The German philosopher Immanuel Kant combined the empiricist principle that all knowledge has its source in experience with the rationalist belief in knowledge obtained by deduction. According to Kant, the underlying nature of reality cannot be known — only the appearances of everything (which he called phenomena) can be perceived. People, however, impose a form of reality on the world by the way they organize their thoughts about it. They thus impose an order on their world through categories created by the mind. Although the content of experience must be discovered through experience itself, the mind imposes form and order on all its experiences, and this form and order can be discovered a priori, that is, by reflection alone. Philosophers in the tradition of Kant have argued that it is impossible to make observations that are free of all preconceptions, because all observational reports go beyond what has actually been perceived — in modern terms, all observations are “theory-laden.”
During the 17th century — the era of Galileo Galilei, William Harvey, Sir Isaac Newton, and Robert Boyle — scientists and philosophers alike were convinced that with the help of the newly discovered scientific method modern scientists would quickly surpass the achievements of their Greek and medieval predecessors. Disagreement existed, however, as to the details of the correct scientific method. The work of Galileo was of great importance in the development of a new world view. Galileo brought attention to the usefulness of applying mathematics to the formulation of scientific laws. This he accomplished by creating the science of mechanics, which applied the principles of geometry to the motions of bodies. The success of mechanics in discovering reliable and useful laws of nature suggested to Galileo and to later scientists that all nature is designed in accordance with mechanical laws.
Modern Views on Science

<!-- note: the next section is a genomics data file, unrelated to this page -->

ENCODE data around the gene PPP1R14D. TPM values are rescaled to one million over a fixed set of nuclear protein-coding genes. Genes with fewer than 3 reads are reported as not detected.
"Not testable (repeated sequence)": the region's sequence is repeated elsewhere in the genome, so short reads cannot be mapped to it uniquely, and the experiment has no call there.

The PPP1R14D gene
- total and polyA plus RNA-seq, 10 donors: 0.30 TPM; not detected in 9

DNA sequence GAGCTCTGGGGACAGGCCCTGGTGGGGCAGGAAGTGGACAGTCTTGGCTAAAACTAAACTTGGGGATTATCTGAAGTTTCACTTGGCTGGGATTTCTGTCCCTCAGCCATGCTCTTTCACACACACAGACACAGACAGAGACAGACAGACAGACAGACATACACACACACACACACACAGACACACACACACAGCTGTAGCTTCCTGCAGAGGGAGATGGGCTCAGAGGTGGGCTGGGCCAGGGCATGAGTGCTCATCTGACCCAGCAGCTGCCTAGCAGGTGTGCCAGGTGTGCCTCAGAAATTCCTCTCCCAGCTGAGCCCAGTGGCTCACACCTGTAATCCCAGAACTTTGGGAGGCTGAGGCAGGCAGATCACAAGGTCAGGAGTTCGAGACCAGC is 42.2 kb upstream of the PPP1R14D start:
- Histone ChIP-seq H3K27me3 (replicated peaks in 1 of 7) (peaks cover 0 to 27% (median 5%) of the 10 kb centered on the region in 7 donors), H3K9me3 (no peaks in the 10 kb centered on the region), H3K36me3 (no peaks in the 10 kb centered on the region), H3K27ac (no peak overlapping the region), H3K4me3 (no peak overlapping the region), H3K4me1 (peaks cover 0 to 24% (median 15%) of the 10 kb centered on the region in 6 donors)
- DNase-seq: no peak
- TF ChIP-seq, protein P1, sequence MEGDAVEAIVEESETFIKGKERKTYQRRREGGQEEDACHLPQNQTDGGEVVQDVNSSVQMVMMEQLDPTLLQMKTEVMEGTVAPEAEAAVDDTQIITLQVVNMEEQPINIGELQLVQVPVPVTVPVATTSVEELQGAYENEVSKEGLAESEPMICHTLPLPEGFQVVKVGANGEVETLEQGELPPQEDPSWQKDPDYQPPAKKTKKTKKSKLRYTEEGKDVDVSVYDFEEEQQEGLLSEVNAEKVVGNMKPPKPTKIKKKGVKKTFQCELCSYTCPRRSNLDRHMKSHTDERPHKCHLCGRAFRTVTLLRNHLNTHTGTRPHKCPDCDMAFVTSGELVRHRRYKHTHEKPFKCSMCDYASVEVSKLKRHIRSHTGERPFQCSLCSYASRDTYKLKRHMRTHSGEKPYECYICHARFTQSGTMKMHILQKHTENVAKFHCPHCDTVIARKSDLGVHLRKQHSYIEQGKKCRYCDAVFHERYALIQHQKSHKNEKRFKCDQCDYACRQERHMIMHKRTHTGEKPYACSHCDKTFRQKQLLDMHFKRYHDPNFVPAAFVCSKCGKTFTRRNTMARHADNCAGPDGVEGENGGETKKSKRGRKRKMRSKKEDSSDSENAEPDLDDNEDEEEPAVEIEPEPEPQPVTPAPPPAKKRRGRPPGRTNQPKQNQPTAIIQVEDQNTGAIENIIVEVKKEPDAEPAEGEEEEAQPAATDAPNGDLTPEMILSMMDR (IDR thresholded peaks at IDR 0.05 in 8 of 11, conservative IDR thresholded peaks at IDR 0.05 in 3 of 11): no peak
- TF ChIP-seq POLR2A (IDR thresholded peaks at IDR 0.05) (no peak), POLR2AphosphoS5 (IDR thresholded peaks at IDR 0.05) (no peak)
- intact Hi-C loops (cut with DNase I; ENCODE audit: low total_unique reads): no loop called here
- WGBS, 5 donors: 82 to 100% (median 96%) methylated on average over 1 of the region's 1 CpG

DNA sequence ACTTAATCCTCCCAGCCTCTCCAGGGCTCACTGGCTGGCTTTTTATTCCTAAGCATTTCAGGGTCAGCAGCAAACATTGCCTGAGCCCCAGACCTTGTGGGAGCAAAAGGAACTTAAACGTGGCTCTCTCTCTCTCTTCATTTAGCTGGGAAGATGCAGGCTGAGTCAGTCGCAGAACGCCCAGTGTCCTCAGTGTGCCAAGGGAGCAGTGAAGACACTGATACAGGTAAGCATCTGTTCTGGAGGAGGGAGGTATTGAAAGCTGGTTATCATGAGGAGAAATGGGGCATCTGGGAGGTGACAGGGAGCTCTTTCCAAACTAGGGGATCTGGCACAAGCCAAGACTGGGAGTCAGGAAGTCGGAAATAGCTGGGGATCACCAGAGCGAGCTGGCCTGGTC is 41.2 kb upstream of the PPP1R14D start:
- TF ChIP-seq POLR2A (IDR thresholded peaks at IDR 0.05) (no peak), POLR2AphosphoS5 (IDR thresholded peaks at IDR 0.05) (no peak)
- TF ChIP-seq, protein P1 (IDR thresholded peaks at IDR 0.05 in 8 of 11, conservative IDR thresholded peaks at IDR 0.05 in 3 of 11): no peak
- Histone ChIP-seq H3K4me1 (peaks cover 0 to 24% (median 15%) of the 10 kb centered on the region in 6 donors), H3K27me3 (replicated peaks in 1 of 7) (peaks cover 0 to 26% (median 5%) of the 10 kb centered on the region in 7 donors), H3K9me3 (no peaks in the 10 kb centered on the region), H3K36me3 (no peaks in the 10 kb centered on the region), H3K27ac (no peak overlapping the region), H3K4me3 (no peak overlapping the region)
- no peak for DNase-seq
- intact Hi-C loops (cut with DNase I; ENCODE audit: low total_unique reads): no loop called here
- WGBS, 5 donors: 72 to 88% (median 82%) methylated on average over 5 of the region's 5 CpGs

Bacon and Descartes were trying to provide a simple, fail-safe method for scientific study. The modern view of the nature of the scientific method is that both experience and reason — induction and deduction — play an important role in science. Creative reasoning, or imagination provides speculative hypotheses; experience helps weed out those which are false.
Science may be broadly defined as the development and systematization of reliable knowledge about the physical universe. Science is the objective pursuit of reliable knowledge. Although one might “know” something through authority, faith, or intuition, scientific method is distinct in that it must be possible for other investigators to ascertain the truth of scientific theories. Its founded on objective observation, logical reasoning, the formulation of hypotheses that fit the data and predict other posibilities, repeatable experiments that can fail as well as succeed, and analysis and review by the scientific community. Scientific method involves the interplay of two kinds of reasoning: inductive, and deductive.
- Inductive reasoning
- Reasoning from the particular to the general; from specific observations and experiments to more general hypotheses and theories. Drawing conclusions from various facts or observations, e.g. the Sun will rise tomorrow morning because it did every morning I have experienced. Foundation for probability theory and statistics.
- Deductive reasoning
- How one statement may be said to follow from others, as a consequence. The study the validity of inferences by virtue of their structure, not content. Reasoning from theories to account for specific experimental results.
However, no scientific theory, regardless of how well it has been tested, can be considered infallible. Nevertheless, methods have been developed to criticize and test such theories and to eliminate bad ones.
Testing Scientific Theories
Deductive fallacies have been known since ancient times. Less well known and more recently discovered are what might be called inductive fallacies. A simple example is the fallacy of using irrelevant data, which Bacon illustrated with the following story:
|…it was a good answer that was made by one who, when they showed him hanging in a temple a picture of those who had paid their vows as having escaped shipwreck, and would have him say whether he did not now acknowledge the power of the gods — “Aye,” asked he again, “but where are they painted that were drowned after their vows?”|
The basic conjecture to be tested is “If one makes a vow during a storm at sea, then one will not be drowned”. The proposed method for collecting data either to support or to refute the conjecture is as follows: go to churches and record instances of people who paid their vows as thanks for having escaped drowning. The instances so collected, appear at first to confirm the conjecture. Evidence that would refute it, is logically impossible to find, given the method of collecting data.